I’ve been wrestling with a thought lately – if organizations are complex systems, and complex systems are continuously self-organizing, then why do we believe formal processes make these complex systems more efficient? Worse, when an organization is in need, why do we engage in process improvement – when what may be needed is process reduction or elimination?
This is not the first paragraph to question process improvement, this is not some original Eureka moment. This is a personal journey, and the enormity of the mistake is beyond what I had considered previously. Friends, more erudite than I, have used similar words before – but for some reason I’m realizing, only recently, a simple truth: the implications for the baseless faith in the machine-based approach to management and the firm are global and profound.
A process-heavy enterprise isn’t cold and impersonal – because humans are still warm and social. Instead, a process-heavy enterprise creates the need for larger social networks. Formal processes do not capture the natural evolving paths people take to confront their tasks. In response, people do what is natural, they use their social network to navigate the workplace – looking inward to find others who have succeeded despite the process. We know that excessive time spent focused inward leads to burned-out employees, who must work the “second eight” to comply with organizational reporting and the like. On a larger scale, this wasted effort presents – at the limit – an opportunity cost for the enterprise as a whole. Perhaps the path to efficiency is to set the conditions for processes to emerge at the point of need, rather than Six Sigma-ing the (majority of) tasks that require creativity and agility.
In the famous early mistakes in business process re-engineering, managers believed once their processes were “streamlined” and “documented” (and embedded in enterprise software tools), they could realize savings by reducing the number of humans. For routinized tasks, this may be a reasonable assumption – however, what percentage of your workday is routine? Look to your own environment – do you rely on your social network to find the informal work-arounds for corporate process? When faced with a challenging problem, do you find solace in the documented process?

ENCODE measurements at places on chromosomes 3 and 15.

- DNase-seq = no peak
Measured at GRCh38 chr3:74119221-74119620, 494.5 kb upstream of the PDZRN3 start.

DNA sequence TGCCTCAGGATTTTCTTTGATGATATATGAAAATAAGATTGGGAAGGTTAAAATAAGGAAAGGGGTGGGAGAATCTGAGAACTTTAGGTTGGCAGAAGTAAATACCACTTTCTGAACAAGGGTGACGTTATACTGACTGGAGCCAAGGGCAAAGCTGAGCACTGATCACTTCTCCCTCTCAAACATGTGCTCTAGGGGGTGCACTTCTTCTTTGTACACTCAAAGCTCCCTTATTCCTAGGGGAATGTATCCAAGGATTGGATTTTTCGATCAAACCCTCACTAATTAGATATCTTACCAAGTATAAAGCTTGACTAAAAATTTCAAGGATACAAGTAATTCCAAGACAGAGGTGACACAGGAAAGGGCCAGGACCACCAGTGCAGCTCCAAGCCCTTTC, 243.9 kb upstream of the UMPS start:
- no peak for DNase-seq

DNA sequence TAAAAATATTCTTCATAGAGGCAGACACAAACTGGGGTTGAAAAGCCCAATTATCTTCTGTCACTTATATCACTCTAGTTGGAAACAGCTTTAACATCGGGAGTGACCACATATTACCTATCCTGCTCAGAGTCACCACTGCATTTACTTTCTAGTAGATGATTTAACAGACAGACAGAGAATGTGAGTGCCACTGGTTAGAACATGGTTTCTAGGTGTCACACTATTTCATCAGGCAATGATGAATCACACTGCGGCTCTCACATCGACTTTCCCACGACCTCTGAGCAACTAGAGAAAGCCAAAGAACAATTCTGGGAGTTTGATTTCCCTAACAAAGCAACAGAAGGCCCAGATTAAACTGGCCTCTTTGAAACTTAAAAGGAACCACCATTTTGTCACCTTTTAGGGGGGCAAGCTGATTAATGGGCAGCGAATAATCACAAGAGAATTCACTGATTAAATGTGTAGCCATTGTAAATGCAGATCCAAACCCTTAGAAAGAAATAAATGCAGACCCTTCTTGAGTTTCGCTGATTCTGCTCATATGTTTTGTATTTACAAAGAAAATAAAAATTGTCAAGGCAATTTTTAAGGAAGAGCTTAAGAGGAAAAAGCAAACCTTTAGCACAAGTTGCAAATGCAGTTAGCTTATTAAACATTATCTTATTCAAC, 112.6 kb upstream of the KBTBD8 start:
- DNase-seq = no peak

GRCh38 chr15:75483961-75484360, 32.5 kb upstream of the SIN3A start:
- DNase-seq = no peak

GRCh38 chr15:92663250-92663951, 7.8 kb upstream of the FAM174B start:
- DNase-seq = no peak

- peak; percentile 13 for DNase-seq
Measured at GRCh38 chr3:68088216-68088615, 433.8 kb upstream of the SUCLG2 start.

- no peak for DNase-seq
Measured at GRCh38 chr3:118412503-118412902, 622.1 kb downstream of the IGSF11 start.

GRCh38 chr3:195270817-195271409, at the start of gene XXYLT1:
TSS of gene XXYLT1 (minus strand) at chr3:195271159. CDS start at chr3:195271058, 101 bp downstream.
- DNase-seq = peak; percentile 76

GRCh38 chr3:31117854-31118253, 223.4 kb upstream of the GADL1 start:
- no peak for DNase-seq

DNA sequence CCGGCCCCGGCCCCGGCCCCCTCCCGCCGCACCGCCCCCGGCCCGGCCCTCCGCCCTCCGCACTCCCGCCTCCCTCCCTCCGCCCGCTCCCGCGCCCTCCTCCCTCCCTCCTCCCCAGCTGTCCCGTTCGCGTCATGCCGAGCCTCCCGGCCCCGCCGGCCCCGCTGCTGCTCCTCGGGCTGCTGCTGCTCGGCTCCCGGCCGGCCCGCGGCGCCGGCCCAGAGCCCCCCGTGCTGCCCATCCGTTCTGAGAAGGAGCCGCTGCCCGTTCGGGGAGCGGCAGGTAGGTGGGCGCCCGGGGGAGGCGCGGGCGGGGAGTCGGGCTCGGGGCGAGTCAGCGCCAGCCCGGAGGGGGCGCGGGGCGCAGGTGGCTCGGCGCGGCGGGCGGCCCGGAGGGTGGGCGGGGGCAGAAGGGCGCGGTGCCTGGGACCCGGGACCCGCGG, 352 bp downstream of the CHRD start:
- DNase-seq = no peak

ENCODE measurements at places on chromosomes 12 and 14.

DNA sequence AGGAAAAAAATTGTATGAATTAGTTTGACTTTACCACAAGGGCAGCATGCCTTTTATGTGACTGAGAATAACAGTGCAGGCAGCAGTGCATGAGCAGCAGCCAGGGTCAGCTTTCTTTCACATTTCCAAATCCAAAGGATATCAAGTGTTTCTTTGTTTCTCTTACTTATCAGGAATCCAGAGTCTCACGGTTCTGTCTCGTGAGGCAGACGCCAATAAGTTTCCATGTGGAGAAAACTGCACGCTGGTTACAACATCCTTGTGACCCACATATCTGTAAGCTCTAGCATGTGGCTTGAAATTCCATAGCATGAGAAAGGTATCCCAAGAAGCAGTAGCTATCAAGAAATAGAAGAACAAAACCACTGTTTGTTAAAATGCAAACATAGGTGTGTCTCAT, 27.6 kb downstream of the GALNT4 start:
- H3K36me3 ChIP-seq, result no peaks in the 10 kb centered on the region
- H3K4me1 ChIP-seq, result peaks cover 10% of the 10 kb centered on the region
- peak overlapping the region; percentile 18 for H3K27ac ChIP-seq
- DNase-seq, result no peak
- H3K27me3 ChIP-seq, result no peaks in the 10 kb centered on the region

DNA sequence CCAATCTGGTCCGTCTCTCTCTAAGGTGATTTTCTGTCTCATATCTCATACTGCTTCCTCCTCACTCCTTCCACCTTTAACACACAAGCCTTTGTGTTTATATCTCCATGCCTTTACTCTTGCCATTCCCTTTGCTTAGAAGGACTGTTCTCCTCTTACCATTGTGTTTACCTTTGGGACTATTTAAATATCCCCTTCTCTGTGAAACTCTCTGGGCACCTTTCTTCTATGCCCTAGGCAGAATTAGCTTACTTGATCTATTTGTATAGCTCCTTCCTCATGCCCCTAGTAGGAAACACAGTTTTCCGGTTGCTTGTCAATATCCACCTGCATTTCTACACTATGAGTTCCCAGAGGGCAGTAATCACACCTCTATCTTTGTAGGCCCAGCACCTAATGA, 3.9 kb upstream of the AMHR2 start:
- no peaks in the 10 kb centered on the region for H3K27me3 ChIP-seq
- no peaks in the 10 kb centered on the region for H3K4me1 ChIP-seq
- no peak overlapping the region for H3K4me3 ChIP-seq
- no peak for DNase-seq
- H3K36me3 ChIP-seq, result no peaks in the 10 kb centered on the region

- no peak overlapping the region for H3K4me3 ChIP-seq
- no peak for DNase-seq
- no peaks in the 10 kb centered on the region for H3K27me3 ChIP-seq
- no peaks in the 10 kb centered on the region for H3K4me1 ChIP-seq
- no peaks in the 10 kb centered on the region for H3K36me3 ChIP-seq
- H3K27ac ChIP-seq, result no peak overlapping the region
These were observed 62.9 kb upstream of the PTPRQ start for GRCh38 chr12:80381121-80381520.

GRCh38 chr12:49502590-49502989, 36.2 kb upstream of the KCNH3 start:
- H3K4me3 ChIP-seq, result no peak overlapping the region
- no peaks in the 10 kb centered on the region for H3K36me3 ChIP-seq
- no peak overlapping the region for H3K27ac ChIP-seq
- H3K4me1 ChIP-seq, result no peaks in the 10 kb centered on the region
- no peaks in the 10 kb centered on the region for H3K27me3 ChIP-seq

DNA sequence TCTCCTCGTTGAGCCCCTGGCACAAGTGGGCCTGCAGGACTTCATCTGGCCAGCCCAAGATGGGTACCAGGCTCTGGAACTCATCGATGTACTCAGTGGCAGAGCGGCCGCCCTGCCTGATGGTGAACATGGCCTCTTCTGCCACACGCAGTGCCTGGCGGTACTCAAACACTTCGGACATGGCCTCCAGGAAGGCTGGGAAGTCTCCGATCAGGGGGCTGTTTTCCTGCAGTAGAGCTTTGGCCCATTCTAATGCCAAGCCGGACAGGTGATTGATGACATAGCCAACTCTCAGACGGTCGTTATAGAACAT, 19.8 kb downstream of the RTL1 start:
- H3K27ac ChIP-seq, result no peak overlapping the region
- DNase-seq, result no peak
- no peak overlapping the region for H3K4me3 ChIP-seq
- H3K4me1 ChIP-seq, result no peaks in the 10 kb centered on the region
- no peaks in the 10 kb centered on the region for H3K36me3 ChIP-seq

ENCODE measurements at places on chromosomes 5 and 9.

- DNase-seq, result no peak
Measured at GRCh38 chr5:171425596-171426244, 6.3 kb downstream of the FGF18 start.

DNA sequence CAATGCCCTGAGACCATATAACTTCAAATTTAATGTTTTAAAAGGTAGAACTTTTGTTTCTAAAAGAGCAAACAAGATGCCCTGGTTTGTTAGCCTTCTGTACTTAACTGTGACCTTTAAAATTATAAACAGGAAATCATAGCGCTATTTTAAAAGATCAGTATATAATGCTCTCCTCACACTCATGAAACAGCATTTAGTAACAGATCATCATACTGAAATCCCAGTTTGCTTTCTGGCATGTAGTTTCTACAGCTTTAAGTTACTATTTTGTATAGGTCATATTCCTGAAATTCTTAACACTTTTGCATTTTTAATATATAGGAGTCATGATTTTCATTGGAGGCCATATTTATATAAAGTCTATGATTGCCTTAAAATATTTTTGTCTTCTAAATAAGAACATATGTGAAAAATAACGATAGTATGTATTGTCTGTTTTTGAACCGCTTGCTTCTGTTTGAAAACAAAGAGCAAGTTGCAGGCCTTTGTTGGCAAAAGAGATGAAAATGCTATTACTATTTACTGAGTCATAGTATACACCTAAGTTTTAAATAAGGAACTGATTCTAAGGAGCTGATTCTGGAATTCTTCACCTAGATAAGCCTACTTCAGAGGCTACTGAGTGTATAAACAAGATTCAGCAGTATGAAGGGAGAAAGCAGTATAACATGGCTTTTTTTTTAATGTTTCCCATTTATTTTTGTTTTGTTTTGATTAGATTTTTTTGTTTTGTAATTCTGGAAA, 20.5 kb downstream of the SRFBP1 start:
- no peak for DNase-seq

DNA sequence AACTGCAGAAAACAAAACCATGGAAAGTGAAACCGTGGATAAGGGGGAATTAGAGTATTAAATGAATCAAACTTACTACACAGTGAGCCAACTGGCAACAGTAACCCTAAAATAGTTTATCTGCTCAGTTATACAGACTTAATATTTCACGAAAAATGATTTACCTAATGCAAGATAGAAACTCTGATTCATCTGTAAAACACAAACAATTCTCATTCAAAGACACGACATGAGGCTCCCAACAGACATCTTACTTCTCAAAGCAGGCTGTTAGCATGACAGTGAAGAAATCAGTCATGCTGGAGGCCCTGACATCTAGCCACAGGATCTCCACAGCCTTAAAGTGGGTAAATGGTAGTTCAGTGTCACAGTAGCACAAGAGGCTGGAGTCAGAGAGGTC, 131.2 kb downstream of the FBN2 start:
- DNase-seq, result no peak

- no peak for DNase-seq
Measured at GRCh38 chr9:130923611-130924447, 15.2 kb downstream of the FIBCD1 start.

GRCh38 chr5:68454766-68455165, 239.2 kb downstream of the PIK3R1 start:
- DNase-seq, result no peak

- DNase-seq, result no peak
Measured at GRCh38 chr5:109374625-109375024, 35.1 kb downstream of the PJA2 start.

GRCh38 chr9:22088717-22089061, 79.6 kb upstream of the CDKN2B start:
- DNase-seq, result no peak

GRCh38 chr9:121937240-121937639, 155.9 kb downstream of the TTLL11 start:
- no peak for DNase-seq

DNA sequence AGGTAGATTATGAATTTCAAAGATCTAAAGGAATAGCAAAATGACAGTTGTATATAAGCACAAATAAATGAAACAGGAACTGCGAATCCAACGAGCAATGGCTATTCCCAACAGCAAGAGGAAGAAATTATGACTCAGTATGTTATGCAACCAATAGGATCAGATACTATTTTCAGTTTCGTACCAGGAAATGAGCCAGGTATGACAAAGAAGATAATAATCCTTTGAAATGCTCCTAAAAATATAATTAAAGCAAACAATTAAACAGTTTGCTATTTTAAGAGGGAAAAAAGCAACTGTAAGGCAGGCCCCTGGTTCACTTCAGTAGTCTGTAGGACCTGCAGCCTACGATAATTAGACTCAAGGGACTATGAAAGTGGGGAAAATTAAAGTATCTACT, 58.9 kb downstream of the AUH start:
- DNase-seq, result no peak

Work to Rule. In labor relations, there is a term called “work to rule.” Simply stated, this means that union workers have a negotiating tool that enables them to paralyze an enterprise – by merely doing only what is considered ‘by the book.’ No creativity, no work-arounds, no focus on task accomplishment – just fealty to the process. Consider this message: the way to crash some enterprises is to do what is expected by procedure manuals and process charts.
Business Development. In one company, I observed a set process for preparing contract proposals: with clear roles, authorities, assignments, formats, and process steps. Chokepoints were established along the way, when “pencils” down would precede a murder board review to assess the quality of the proposal against the procurement specifications. These comments were returned to the writing team, who would tackle their task anew. The information technology consisted of shared folders, and the writers laboring over each section would be required to post their documents in the appropriate folder at the required hour. The work was intense and draining, writers were often unaware of each other’s work, and the review team invariably excoriated the team for the lack of a “single voice” or “storyline.”